A proposal does not mean this is the way it’s going to be. The ACC’s plan still would need a ton of support from across the country in order to work. And Krzyzewski himself, in an interview with The Athletic, even said he would be all-in on supporting a better idea, “if there is one.”
A week from today, we’ll have a little better idea of the direction in which things are headed.
That’s when the Division I Council will meet to determine start dates for winter sports. The council is not likely to react publicly to the ACC’s plan at that time, but you can bet it will be discussed.
~ The ACC coaches have been rolling out their support of the plan on social media throughout the day. Here's a look at some of the messages that have come out ~
After being cut from his list of finalists a couple of weeks ago, the Kansas men’s basketball program returned to Class of 2022 point guard Skyy Clark’s top 10 earlier this week.
While most programs Clark dropped when announcing his final eight simply went away, the Kansas coaching staff stayed in touch and grabbed Clark’s attention by doing so.
“Even though they didn’t make the top eight, they went harder in recruiting me and that meant a lot to me,” Clark recently told JayhawkSlant.com. “A lot of schools I never heard from again, but Kansas turned it up a notch, which I loved. It showed me how they thought of me as a player and a person.”
KU and DePaul both were added to Clark’s list of finalists, bringing the total to 10 — KU, DePaul, Kentucky, Memphis, Michigan, North Carolina, Oregon, Tennessee State, UCLA and USC.
The 6-foot-2, 200-pound guard who will attend Brentwood Academy in Nashville this season averaged 25 points and four assists per game as a sophomore at Heritage Christian in Los Angeles.
A five-star prospect ranked No. 16 overall in the 2022 recruiting class by Rivals.com, there is some talk in recruiting circles that he is considering reclassifying into the 2021 class.
The Jayhawks are still heavily pursuing at least two other top tier point guards in the 2021 class, Omaha’s Hunter Sallis (6-5, 175, ranked No. 11 per Rivals) and Alabama prep standout JD Davison (6-3, 175, No. 15).
New offer goes out
According to Rivals.com’s Corey Evans, Kansas on Thursday extended a scholarship offer to Class of 2022 point guard Kyle Cuffe Jr.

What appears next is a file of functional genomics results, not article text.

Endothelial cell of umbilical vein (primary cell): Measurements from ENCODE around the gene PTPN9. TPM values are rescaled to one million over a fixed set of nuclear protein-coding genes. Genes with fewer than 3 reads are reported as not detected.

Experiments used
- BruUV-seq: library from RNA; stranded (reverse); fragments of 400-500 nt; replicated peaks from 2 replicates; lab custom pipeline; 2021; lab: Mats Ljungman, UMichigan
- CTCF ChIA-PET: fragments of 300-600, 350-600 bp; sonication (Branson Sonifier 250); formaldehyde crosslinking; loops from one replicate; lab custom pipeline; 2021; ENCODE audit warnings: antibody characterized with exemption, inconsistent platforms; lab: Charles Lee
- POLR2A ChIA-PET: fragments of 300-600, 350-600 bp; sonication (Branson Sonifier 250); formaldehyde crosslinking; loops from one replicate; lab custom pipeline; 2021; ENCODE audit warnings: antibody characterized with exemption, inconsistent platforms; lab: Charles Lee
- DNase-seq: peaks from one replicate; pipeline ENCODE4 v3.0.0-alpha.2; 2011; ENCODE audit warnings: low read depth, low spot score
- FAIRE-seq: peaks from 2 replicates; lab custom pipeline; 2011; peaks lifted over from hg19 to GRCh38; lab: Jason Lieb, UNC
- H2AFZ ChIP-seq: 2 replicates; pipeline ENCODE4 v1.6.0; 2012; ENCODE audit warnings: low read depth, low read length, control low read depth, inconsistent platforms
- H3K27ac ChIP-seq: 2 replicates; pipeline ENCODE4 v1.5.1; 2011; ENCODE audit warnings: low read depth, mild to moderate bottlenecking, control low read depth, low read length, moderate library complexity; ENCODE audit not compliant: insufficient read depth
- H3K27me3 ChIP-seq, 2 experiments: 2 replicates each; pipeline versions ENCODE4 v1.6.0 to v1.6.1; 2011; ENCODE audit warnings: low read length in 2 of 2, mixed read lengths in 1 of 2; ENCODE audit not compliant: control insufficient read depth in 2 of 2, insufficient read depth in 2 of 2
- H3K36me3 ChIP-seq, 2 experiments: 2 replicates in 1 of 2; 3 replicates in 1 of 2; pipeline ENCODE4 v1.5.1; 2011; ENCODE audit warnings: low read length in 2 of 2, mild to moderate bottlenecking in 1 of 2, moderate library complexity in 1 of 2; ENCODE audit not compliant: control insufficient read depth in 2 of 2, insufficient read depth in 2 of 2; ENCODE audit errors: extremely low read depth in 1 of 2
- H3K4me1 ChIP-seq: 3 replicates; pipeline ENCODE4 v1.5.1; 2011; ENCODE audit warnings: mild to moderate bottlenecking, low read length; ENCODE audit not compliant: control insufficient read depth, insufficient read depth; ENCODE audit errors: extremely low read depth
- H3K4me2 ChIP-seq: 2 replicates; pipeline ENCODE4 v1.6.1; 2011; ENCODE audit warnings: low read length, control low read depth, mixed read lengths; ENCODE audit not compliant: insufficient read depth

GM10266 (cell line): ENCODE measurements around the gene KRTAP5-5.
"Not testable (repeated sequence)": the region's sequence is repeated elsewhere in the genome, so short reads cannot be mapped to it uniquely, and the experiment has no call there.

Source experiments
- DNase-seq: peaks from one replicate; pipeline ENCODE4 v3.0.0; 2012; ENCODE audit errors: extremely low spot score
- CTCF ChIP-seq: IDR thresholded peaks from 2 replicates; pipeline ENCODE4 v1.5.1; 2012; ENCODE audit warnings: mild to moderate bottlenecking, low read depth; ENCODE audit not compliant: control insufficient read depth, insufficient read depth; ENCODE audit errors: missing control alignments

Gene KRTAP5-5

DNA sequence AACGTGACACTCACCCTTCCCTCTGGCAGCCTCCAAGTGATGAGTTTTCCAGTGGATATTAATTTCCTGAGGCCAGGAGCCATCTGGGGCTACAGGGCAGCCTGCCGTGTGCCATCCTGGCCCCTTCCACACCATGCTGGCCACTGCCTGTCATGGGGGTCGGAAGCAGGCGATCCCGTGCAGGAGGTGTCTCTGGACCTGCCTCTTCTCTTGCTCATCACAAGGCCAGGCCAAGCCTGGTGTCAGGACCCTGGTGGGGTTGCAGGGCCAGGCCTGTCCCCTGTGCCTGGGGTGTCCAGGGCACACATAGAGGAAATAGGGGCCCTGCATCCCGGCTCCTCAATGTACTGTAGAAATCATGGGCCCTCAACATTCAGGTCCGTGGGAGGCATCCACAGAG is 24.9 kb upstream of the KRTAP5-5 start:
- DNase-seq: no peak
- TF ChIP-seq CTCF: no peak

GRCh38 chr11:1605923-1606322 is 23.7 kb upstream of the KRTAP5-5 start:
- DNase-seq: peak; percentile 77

Cuffe announced the KU offer with a message on Twitter earlier this week.
Cuffe is a four-star prospect ranked No. 68 overall by Rivals. The 6-foot-2, 173-pound guard attends Blair Academy in Blairstown, N.J., and currently has 16 offers, most of them coming from back east.
Pitt and St. John’s are believed to be the current leaders for Cuffe, whose father, Kyle Cuffe Sr., played at St. John’s in the early 2000s.
True big man in the mix
With the Jayhawks already holding commitments from athletic Class of 2021 players Zach Clemence and KJ Adams, the door is open for Kansas to add another player or two in the 2021 class.
KU would like to add a point guard as one of those pieces and might pursue size as well.
Class of 2021 center Sam Ayomide certainly would bring that to campus.
At 6-foot-11, 255 pounds, Ayomide is an athletic and powerful player near the basket.
Currently ranked No. 144 in the 2021 class, — up 21 spots from the last round of rankings — the three-star center holds 13 offers and is receiving more and more interest from major programs each week.
Included among the schools joining Kansas in offering Ayomide are: LSU, Illinois, Seton Hall, Wake Forest, TCU, Virginia Tech and Memphis.
Other names to watch as KU continues to explore the idea of adding size to the class are four-star Atlanta big man Daimion Collins (6-9, 205 No. 20) and four-star power forward Arthur Koluma (6-7, 200, No. 59) of Glendale, Ariz.
New to the game?
According to JayhawkSlant.com, the KU coaching staff conducted a Zoom call visit with 6-9, 190-pound small forward Langston Wilson of Georgia Highlands College in Rome, Ga., on Wednesday.
Now, because he did not play high school basketball, Wilson’s name is not one you’ll find on any of the recruiting rankings. But he has emerged as an intriguing prospect and attracted more than 40 scholarship offers because of his athleticism and natural ability.
Despite not playing in high school, Wilson told JayhawkSlant’s Shay Wildeboor that he landed a scholarship at Georgia Highlands after film of him playing pick-up ball made its way to the head coach’s office.
Wilson made the most of his first year of college ball. Not only did he find a way to play, but he also averaged 10.1 point and 7.6 rebounds per game.
Originally from Bonner-Prendie High in Philadelphia, Wilson, who graduated high school in 2018, slowly became an option for coaches at schools of all sizes.
One of his first offers came from Iona, now coached by Rick Pitino, and his first major offer came from Maryland in late May.